“Ok,” I say, wondering where my famously acerbic tongue has gone.
I look up at him and smile and even though I know its coming, I’m not nervous just warm. He leans down and kisses me, softer than I expected. He still has his braces on, soon to be off, he has generous lips and is gentle, which I assume is from lots of practice. He smells like his house and I just want curl up in this moment. As soon as the kiss breaks he says, “I’m sorry. I shouldn’t have done that.”
“Don’t be sorry.”
“But what was I supposed to do, I finally have Jennifer Dillon here in my bed.” A horn honks and Ben says, “Must be my Dad,” grabs me by the hand and we go to the car. On the ride to the farm I turn the phrase, ‘I finally have Jennifer Dillon here in my bed,’ over and over in my mind. The idea that I am a high value object of some desire is new to me, the fact that it is something that he has wanted and that he imagined that moment before it happened is startling. I don’t think of myself as someone that other people think about when I’m not there. He is sitting on my left holding my hand, smiling, happy and proud.
When we arrive at the farm, get our baskets and head out to the plants, I am surprised at how many other people are out picking. I shouldn’t be, it’s sunny and the height of the season. Seattleites grab every moment to enjoy the sun, saving those memories to warm the short gray days of winter. The fragrant smell of the berries clings to the air hovering just two feet above the plants. The bees buzz around lazy, and heavy with their pollen. The mountains are crystal clear in the distance. We are picking plenty of berries but eating just as many. Ben keeps popping perfectly ripe ones into my mouth and at last I understand why a white shirt was a bad choice, I might actually have been better off in my Goth gear. He grins at me, “I guess this is what they meant by Strawberry Fields Forever.” He is grinning because he knows that I hate the Beatles, he loves to quote lyrics and he knows that he is right.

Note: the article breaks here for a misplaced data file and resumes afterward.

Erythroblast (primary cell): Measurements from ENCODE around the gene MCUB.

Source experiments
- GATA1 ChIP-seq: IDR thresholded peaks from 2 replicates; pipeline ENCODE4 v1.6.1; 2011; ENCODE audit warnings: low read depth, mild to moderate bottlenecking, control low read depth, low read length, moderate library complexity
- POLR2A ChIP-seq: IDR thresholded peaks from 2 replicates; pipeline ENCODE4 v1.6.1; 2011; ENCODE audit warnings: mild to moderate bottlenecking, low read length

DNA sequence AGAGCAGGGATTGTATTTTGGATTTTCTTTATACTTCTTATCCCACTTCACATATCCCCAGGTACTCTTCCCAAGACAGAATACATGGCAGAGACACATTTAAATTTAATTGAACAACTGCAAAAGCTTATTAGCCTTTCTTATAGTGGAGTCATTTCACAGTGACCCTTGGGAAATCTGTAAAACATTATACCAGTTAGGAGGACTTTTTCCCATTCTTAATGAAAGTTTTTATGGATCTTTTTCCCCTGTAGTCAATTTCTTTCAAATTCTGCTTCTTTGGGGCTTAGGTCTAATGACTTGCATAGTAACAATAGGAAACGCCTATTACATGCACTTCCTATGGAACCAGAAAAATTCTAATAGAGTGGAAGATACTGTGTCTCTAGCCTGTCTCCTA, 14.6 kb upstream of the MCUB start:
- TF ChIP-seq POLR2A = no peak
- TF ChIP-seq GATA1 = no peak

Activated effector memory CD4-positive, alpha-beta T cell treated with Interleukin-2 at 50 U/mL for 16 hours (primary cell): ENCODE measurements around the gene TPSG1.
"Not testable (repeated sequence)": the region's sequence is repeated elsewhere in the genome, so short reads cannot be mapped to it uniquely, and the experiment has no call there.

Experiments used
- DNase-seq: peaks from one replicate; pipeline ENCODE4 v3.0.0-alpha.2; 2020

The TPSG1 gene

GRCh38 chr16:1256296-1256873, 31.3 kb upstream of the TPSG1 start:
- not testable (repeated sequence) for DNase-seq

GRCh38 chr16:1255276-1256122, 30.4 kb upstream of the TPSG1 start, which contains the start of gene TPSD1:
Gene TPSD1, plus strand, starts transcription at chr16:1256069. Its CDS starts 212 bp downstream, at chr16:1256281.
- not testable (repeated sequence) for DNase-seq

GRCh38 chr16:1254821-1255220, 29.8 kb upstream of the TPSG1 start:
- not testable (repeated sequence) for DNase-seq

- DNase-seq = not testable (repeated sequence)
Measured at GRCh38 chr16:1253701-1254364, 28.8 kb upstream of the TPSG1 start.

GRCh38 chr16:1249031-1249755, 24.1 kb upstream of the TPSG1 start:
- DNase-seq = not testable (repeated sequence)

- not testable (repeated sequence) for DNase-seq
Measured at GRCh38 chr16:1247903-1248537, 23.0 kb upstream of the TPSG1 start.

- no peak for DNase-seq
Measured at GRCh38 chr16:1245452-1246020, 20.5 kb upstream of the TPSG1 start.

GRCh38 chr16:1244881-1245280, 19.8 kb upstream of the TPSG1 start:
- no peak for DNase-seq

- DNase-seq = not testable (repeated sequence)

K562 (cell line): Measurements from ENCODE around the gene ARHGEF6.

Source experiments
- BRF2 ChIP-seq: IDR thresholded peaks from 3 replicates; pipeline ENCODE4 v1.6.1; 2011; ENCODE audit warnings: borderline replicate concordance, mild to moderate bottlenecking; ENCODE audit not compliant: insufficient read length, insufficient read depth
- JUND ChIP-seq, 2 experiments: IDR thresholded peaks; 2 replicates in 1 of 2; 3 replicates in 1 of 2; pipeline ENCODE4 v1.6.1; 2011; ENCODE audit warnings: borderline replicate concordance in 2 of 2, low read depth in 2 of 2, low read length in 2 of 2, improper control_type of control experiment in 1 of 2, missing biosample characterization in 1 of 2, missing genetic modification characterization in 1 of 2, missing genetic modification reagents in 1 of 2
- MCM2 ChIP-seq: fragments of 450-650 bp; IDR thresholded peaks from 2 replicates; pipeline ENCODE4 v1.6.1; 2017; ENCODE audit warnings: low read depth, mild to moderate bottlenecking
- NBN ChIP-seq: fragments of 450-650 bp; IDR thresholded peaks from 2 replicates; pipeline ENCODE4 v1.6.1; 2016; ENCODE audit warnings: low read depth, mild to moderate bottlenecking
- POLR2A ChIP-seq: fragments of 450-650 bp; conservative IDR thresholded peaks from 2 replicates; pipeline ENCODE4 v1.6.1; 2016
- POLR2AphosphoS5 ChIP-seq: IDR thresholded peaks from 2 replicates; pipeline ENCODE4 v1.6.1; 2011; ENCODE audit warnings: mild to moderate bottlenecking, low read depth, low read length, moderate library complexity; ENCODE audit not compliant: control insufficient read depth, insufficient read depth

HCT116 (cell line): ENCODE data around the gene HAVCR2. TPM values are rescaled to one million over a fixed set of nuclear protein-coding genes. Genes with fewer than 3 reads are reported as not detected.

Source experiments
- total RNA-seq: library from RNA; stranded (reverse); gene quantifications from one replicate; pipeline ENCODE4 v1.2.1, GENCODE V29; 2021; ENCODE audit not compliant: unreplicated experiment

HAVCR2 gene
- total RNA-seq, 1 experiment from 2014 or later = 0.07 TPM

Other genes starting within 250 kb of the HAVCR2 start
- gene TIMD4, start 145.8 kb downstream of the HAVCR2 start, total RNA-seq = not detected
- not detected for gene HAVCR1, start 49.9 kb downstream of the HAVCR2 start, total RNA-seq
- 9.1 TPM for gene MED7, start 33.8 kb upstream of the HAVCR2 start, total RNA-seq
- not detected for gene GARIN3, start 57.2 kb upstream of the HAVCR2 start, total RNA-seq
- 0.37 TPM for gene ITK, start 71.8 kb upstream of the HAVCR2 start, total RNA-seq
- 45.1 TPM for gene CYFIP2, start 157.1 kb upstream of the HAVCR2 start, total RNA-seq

We get strawberry ice cream and head back into Seattle, I watch the field fade from view and know somehow that this moment is singular, to be captured, blazed into my memory, forever fresh knowing that the scent of being loved and cherished lives in a small, red, seed covered berry tasting of Seattle and summer love even if nothing else is real.